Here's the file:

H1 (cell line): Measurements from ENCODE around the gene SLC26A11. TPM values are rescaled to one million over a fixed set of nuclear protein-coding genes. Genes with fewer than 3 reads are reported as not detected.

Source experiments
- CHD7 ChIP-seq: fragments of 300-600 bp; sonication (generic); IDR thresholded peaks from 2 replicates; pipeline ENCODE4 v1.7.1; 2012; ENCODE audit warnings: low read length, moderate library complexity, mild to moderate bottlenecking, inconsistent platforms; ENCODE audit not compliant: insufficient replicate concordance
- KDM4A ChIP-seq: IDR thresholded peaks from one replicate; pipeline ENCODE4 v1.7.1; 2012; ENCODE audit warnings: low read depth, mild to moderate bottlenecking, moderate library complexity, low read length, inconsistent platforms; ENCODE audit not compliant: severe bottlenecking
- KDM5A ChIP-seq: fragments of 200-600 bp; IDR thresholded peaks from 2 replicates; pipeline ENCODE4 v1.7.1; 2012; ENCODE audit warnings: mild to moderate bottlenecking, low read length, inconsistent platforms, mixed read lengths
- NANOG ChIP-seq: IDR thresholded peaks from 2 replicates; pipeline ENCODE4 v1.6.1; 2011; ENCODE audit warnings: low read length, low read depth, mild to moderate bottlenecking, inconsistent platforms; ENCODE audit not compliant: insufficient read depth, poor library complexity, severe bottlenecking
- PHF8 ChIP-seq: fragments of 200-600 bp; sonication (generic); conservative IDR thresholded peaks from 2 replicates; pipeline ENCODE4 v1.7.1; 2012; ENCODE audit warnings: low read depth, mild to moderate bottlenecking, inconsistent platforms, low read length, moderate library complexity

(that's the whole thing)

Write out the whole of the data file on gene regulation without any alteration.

H1 (cell line): Measurements from ENCODE around the gene SLC26A11. TPM values are rescaled to one million over a fixed set of nuclear protein-coding genes. Genes with fewer than 3 reads are reported as not detected.

Source experiments
- CHD7 ChIP-seq: fragments of 300-600 bp; sonication (generic); IDR thresholded peaks from 2 replicates; pipeline ENCODE4 v1.7.1; 2012; ENCODE audit warnings: low read length, moderate library complexity, mild to moderate bottlenecking, inconsistent platforms; ENCODE audit not compliant: insufficient replicate concordance
- KDM4A ChIP-seq: IDR thresholded peaks from one replicate; pipeline ENCODE4 v1.7.1; 2012; ENCODE audit warnings: low read depth, mild to moderate bottlenecking, moderate library complexity, low read length, inconsistent platforms; ENCODE audit not compliant: severe bottlenecking
- KDM5A ChIP-seq: fragments of 200-600 bp; IDR thresholded peaks from 2 replicates; pipeline ENCODE4 v1.7.1; 2012; ENCODE audit warnings: mild to moderate bottlenecking, low read length, inconsistent platforms, mixed read lengths
- NANOG ChIP-seq: IDR thresholded peaks from 2 replicates; pipeline ENCODE4 v1.6.1; 2011; ENCODE audit warnings: low read length, low read depth, mild to moderate bottlenecking, inconsistent platforms; ENCODE audit not compliant: insufficient read depth, poor library complexity, severe bottlenecking
- PHF8 ChIP-seq: fragments of 200-600 bp; sonication (generic); conservative IDR thresholded peaks from 2 replicates; pipeline ENCODE4 v1.7.1; 2012; ENCODE audit warnings: low read depth, mild to moderate bottlenecking, inconsistent platforms, low read length, moderate library complexity